25, 11:42 AM PST
Drive-By Shoutings on the Rise Throughout
WASHINGTON, D.C. -- The FBI today issued a warning that the U.S. is
experiencing an increase in drive-by shoutings, up nearly 800
percent from last year.
One such shouting nearly lead to the unintended death
of the perpetrator's grandfather.
"People should know that drive-by
shoutings can -- and, once in a while, do -- have consequences,"
said FBI Director Robert Mueller. "It can scare the bejeezus
out of the victim or victims."
Drive-by shoutings can also lead to major
accidents, which often lead to criminal and civil charges against
the bawlers involved, as Marco Giovanni of Portland, Maine well
"I'll never forget the day, nearly
three years ago," Giovanni reminisced, shaking his head.
"I yelled 'Jerkwad!' to some dude
who started crossing the street in front of me. The guy hesitated
and was like, 'What?' Then he got hit by a unicyclist."
The victim suffered a sprained ankle. Giovanni
served 12 hours of community service and paid a $34 fine.
NOT WORRIED ABOUT CONSEQUENCES
Meander through the streets of any mid-to-large urban area --
chances are, above the daily din of engines and horns, you'll
hear drive-by shouters making their presence known.
Chances are, they'll make their presence
known to you.
Most of the drivers are amateurs, while
others have made it into an artform.
"When me an' mine are cruising, yo,
we'll see some crazy shit go down and ya just gotta react, know
what I'm sayin'?" said Tommy "Two-Time" Turinado,
18, of Eureka, Calif.
Tommy has been drive-by shouting since
1999, earning his nickname by shouting at his victims more than
Tommy insisted on cruising through the
urban sprawl of Eureka in order to give The New News the
opportunity to depict a drive-by shouting "going down."
It didn't take long for Tommy to find his victim -- a pregnant
teenage girl with two small boys in tow.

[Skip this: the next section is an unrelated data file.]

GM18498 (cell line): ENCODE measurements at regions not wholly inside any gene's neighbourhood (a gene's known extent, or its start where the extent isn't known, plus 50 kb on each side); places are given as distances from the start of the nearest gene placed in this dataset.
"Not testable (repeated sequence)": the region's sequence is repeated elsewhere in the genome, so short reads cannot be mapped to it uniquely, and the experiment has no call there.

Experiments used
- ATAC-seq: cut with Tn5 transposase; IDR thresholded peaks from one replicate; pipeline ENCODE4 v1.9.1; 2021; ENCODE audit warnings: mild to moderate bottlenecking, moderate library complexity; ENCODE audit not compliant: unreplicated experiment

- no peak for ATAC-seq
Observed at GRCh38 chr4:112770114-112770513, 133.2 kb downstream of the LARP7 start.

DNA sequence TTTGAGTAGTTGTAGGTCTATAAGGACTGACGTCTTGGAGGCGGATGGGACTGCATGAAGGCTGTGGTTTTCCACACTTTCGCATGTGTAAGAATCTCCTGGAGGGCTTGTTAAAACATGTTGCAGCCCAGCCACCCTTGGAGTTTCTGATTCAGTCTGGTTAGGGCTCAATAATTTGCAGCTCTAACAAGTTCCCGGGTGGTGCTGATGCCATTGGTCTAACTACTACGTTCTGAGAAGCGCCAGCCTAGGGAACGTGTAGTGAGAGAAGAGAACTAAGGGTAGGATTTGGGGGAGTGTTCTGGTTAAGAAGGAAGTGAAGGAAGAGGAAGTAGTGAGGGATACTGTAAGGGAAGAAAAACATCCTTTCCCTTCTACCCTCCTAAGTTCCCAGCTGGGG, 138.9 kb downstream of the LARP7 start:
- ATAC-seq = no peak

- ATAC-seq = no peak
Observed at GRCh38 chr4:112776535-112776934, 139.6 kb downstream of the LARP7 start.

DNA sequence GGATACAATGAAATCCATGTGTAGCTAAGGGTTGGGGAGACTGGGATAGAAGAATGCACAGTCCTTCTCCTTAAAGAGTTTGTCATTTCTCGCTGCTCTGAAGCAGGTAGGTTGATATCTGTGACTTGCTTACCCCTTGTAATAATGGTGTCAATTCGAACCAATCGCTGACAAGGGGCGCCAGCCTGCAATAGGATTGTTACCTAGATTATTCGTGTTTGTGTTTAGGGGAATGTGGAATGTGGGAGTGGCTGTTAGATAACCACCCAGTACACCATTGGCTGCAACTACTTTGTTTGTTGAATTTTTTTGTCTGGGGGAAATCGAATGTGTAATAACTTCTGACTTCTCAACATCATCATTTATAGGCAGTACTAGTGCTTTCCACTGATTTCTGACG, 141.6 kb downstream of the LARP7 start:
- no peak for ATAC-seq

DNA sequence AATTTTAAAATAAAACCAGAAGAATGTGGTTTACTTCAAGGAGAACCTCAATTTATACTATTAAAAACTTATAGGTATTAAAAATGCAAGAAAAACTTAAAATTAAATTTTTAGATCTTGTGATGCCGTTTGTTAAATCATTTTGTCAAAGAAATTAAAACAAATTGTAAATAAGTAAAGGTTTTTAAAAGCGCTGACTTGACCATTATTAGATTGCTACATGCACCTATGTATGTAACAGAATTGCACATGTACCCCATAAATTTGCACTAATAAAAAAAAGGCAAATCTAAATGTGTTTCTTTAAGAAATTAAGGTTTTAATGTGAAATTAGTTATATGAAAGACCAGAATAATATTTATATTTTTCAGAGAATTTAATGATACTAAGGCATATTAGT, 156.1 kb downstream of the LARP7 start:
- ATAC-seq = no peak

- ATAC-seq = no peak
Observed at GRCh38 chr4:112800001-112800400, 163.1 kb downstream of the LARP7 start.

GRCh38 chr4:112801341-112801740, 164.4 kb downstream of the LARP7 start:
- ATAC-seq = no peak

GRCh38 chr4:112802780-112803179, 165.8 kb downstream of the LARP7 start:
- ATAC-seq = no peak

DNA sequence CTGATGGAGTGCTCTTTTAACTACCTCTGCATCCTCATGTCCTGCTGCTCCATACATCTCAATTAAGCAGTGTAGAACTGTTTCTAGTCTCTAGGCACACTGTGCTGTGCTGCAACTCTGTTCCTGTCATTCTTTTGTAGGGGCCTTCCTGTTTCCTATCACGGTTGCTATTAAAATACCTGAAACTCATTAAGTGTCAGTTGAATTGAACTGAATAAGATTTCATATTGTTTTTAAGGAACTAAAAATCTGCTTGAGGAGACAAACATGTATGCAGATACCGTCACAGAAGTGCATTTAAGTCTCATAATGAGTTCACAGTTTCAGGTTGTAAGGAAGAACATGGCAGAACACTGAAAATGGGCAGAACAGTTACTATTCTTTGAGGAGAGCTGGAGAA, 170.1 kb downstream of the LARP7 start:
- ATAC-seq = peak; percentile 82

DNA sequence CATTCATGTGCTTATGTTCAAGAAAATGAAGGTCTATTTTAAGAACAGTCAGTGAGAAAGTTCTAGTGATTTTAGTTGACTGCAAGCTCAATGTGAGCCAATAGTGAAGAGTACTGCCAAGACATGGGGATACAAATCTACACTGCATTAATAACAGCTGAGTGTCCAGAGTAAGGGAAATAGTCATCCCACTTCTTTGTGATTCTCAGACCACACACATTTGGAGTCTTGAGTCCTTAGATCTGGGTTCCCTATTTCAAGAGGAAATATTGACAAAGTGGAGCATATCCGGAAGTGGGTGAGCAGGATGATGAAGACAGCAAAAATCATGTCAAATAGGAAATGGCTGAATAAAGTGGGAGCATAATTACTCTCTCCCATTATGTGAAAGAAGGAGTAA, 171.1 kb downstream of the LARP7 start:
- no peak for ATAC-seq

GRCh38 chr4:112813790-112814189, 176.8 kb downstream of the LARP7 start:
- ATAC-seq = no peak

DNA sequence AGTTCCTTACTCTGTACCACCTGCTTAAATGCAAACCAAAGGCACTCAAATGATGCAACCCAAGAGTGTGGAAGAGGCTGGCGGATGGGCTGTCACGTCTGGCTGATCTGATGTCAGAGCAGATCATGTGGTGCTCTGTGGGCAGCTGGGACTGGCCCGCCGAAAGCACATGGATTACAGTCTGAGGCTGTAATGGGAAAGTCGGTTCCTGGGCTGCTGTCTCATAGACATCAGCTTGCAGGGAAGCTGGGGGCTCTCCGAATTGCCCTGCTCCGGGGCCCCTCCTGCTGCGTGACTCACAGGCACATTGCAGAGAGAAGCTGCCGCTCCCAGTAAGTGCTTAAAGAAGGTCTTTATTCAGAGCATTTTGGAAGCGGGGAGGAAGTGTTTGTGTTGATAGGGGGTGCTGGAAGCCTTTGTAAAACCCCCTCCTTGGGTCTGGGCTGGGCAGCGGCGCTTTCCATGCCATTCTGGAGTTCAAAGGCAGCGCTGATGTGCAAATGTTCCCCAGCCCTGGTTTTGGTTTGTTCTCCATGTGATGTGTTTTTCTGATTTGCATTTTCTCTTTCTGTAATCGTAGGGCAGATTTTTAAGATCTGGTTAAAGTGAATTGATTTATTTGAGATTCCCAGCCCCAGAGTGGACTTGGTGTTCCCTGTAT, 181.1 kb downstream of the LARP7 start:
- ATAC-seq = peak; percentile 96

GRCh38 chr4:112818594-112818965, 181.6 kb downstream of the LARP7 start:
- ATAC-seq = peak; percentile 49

"Hey you! YOU SUCK!" Tommy screamed,
gunning his engine and roaring down the street in his beat-up
Honda Civic. The puzzled look on the girl's face told the story
-- she was the victim of a drive-by shouting.
Both boys began weeping.
But Tommy wasn't done yet, and circled
back upon his prey.
"LOOOO-SER!" Tommy cried, voice
dripping with contempt as he whipped by again at 35 mph in a
This time, the lady threw her children
to the ground and covered their ears, but it was too late --
her kids now knew that she was, indeed, a loser.
HAUNTED BY SHOUTING
While the damage sustained by victims of drive-by shoutings may
seem obvious, the pain the driver inflicts upon himself is not
-- and sometimes, the pain is unbearable.
"We were just, you know, high on something
and hanging out," recounted Peter Bauer of Reno, Nev. of
his experience last year.
"So it's late at night and we're almost
home, and I'm tired but still high," Bauer continued. "I
see this little old man shuffling down the street, and yelled
out, 'HEY OLD MAN!'"
"Then he did this double take, and
I see that it's my grandpa," Bauer said. "My own grandpa."
Bauer became so worried that he couldn't
sleep for nearly an hour. What if his grandfather had a heart
attack? Worse yet, what if he had recognized his grandson shouting
invective and shaking his fist at him?
However, the next morning, Bauer found
his grandfather at the kitchen table grumbling about "street
"Luckily he's blind in one eye, so
he didn't recognize me," Bauer said.
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